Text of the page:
Last week ended with silver pulling off a Friday recovery. The New York spot market closed with the metal at $28.68, having gained almost $1 for the day. This performance was fuelled by bad news, most notably regarding the US labor situation. After achieving a four-week high on Wednesday, silver prices have again fallen ahead of today’s trading session due to a lack of information about new monetary policies.
To say last Friday’s jobs report was disappointing would be an understatement. Non-farm payroll jobs created came in at 69,000, which is drastically less than the 150,000 that was widely expected. Furthermore, unemployment rose from 8.1 percent to 8.2 percent when it had been expected to remain steady. The release of this data marked the beginning of the day’s rally.
On Monday silver started off showing signs of weakness. Though the metal didn’t return all of Friday’s gains, a sustained rally momentum clearly was not driving the market. Instead, there were high expectations that monetary easing would come from somewhere. Seeing more indications of slowing in China, the EU, and the US, market participants anxiously awaited an ECB meeting that was scheduled for Wednesday and Federal Reserve Chairman Ben Bernanke’s testimony on Capitol Hill on Thursday.
Nothing much came from the ECB, but the market didn’t express disappointment. On the contrary, on Wednesday silver broke through the $29 technical resistance level that had been overhanging the market since mid-May, and closed in New York at $29.43, a four-week high.
Thursday morning, silver prices continued moving up, at one point reaching $29.62. Then, shortly ahead of Bernanke’s testimony, silver prices began to drop. The more the Chairman spoke, and failed to commit to more quantitative easing (QE), the further over the cliff silver fell, appearing to bottom in the midst of the Q&A session at about $28.47.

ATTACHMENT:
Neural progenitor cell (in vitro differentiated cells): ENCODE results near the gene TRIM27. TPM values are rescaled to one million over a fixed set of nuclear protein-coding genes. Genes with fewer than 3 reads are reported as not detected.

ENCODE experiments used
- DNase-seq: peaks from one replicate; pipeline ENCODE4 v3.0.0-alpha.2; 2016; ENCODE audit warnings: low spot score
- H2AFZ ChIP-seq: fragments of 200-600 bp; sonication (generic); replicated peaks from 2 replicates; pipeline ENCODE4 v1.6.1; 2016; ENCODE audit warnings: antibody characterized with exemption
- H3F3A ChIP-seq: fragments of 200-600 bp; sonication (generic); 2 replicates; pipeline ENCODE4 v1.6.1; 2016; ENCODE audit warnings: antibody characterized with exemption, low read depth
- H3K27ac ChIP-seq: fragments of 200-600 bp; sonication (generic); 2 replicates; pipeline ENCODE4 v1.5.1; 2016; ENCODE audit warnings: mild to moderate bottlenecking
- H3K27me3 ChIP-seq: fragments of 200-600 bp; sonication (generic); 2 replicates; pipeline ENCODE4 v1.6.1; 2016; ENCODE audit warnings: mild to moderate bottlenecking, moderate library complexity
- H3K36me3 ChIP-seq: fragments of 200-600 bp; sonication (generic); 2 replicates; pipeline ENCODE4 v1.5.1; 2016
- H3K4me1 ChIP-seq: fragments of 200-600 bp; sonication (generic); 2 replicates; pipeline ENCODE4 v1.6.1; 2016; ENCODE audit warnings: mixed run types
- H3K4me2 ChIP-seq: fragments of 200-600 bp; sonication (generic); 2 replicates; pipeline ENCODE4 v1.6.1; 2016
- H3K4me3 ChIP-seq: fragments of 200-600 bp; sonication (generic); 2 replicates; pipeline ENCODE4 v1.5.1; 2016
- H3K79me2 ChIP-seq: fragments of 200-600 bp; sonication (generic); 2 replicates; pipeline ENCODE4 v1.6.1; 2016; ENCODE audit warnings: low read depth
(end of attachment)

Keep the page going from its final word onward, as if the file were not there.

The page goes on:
With regards to QE, Bernanke continued to say the same thing that he has said on other occasions: the Fed is prepared to act if it is deemed necessary.
In 2012, a trend has developed whereby silver prices get knocked around by QE expectations. Those expectations are often connected to employment data since many people promote and buy into the idea that a weak US labor market will prompt or at least influence the Fed’s decisions. The basis for this thinking is that the Fed will interpret a weak labor market as a sign that the US economy is ailing and needs an injection.
It may be an important takeaway then to note that Bernanke may instead view the labor situation as consistent with the present stage of the economy instead of as an indicator of its weakness. He told Congress, “[i]t may also be the case that the larger gains [in employment] seen late last year and early this year were associated with some catch-up hiring on the the part of employers who had pared their workforces aggressively during and just after the recession. If so, the deceleration in employment in recent months may indicate that this catch-up has largely been completed, and, consequently, that more-rapid gains in economic activity will be required to achieve significant further improvement in labor market conditions.”
On another note, James Steel, chief commodities analyst for HSBC, said the silver market may want to pay attention to strong production. A lot of silver is coming out of bimetallic mines, as producers are finding a lot more silver when looking for other metals, he said, also noting that some primary producers are seeing or expecting increases.
“This may not send prices down, but it may determine how much the market could rally,” he said.
July silver on the COMEX closed near the session low on Thursday, with prices last down $0.89 at $28.60, having forfeited all of Wednesday’s gains. New York spot prices closed at $28.59, down $0.84, placing silver once again beneath the $29 resistance level. Miners’ share prices were mostly in the red by midday in Canadian trading.
President Lenic Rodriguez said this finding is the highest-grade intersection encountered to date, and the company expects to encounter more of the same as it develops the underground operation.
Silver Range Resources (TSXV:SNG) announced exploration and drilling plans for the Silver Range and Mint projects in the Yukon Territory. The expected cost of these phase one programs is $10.2 million.
Securities Disclosure: I, Michelle Smith, do not hold equity interests in any of the companies mentioned in this article.